History has to wait for Day
  
By Jeff Birchfield
STAR Staff
jbirchfield@starhq.com

   For a short time Saturday night, Wade Day's name was in the history books after crossing the finish line first in a NASCAR Dash Series event at Greenville-Pickens (SC) Speedway. A few hours later, post-race inspection by series officials erased the apparent win.
   Day, who led the last 44 circuits of the 100-lap affair in the No. 52 Refrigation Services Toyota, had attempted to become the first Elizabethton driver ever to win a NASCAR touring series race and the first from the Tri-Cities area since Johnson City's Brad Teague won a Busch Series race at Martinsville in 1987.
   "We came along pretty good," said Day. "We thought we had given (Bristol-based) Highland Motorsports their first win and were on top of the world."
   The disqualification resulted from the intake having an octagon-shaped part instead of an oval piece. Day insists he doesn't see where that would have made for an advantage on a short track like Greenville-Pickens using a restricted-motor.
   "What it was once we got out front, our car was really good," said Day. "The car was great up off the corners in clean air. It wasn't a horsepower advantage like some of those other guys thought. It was that our car was really hooked up."
   The run was gratifying to Day, who despite being a two-time Regional Champion in the NASCAR Dodge Weekly Racing Series, had no offers to drive in a touring series in 2003 until this team called.
   Not only is the team based in Bristol, owned by Late Model racer Wade Lopez, but has a distinctly local flavor.
   Tommy Spangler, another veteran area racer, serves as the team's shop foreman, and Abindgon's Ben Atkins, a recent mechanical engineering graduate of Duke, is the crew chief.
   Having the win taken away was real discouraging to team owner Lopez, according to Day. He also wanted to point out there was no intent on the team's behalf to run any type of illegal part.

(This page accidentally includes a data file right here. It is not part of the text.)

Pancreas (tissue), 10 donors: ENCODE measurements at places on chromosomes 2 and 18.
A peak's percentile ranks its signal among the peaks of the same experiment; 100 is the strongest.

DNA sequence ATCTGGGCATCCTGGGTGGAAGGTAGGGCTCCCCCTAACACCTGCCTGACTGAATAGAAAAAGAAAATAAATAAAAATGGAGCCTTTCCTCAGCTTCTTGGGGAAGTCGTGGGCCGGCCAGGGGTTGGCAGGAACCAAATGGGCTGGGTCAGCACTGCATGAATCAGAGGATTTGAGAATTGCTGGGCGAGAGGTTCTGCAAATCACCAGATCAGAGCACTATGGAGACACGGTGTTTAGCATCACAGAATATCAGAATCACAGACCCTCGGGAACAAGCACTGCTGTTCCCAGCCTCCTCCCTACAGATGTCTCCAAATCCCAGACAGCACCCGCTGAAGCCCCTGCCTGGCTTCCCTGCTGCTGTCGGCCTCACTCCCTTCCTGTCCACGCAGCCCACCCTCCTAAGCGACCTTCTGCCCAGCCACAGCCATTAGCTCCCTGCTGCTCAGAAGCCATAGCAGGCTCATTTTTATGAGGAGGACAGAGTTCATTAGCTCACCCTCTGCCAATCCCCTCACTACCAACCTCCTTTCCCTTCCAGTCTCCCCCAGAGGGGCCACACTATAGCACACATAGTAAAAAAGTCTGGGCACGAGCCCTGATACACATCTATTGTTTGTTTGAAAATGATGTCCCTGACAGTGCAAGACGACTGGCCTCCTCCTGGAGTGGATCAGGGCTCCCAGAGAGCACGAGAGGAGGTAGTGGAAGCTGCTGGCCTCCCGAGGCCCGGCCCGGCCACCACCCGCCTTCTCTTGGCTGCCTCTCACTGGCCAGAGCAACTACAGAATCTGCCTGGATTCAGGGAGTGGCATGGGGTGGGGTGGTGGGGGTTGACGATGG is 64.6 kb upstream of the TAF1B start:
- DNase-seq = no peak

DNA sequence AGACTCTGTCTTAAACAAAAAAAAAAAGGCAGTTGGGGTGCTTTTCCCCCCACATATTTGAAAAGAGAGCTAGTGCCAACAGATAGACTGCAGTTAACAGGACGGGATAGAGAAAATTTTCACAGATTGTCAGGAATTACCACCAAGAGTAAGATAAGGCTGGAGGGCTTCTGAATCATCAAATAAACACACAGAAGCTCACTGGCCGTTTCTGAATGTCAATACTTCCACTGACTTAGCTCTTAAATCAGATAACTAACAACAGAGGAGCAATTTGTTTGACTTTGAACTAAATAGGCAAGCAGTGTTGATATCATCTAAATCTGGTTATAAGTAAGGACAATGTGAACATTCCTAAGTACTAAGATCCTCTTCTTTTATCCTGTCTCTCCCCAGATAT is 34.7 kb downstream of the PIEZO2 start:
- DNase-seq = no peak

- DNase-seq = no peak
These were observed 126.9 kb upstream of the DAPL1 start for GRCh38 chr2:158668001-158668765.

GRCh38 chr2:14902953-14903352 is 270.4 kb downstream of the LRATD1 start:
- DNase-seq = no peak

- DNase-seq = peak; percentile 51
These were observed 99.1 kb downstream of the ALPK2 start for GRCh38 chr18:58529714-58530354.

"First, they haven't done tech inspection like that all year long," said Day. "All that stuff with the intake is already done when it gets to us. That's the way Toyota does it. Even the motor builder had no control over that. It was no fault of ours or the motor builder.
   "They were still taking stuff apart about midnight when we found out about it. We already did the victory lane celebration and I had the pictures taken of me with all the different caps."
   To look at the race without the penalty, there was a solid effort all night from the No. 52 team. After qualifying eighth in a field of 26 cars, Day had assumed the lead on lap 56 as a result of pit strategy. Once out front, his car was unbeatable as he held off repeated passing attempts by 2001 Dash Series champion Cam Strader.
   With the DQ, Strader in the No. 6 Mercury was awarded first place with Jake Hobgood and Brandon Ward rounding out the top three. Another local product also did well in the South Carolina race, as Reece Milton from Blountville finished eighth in the No. 75 Food Country Pontiac after starting 18th.
   Day's near win in just his second Dash Series start isn't that shocking. In his first series race at South Boston, Va. just two weeks earlier, he had qualified fourth. Day quickly worked his way up to second place and was battling for the lead when the throttle hung on the Toyota.
   After coming into the pits to fix the throttle linkage, the team went a lap down. The situation soured even furthered later in the race as the team had to retire due to an oil pressure problem. Officially credited with a 22nd place finish, it was little indication of how well they had run.
   Saturday night's decision has Lopez angry and hurt, with the team undecided on whether they will return to the series anytime soon. It could even put a damper on team plans to run the Dash Series race at Bristol in a few weeks.
   "If we will go to Bristol, I don't know," said Day, the 2000 track champion at Kingsport. "Wade (Lopez) is really, really discouraged. I know I have been really forward to racing at Bristol in front of my friends and family. I can only hope he still decides to run that race."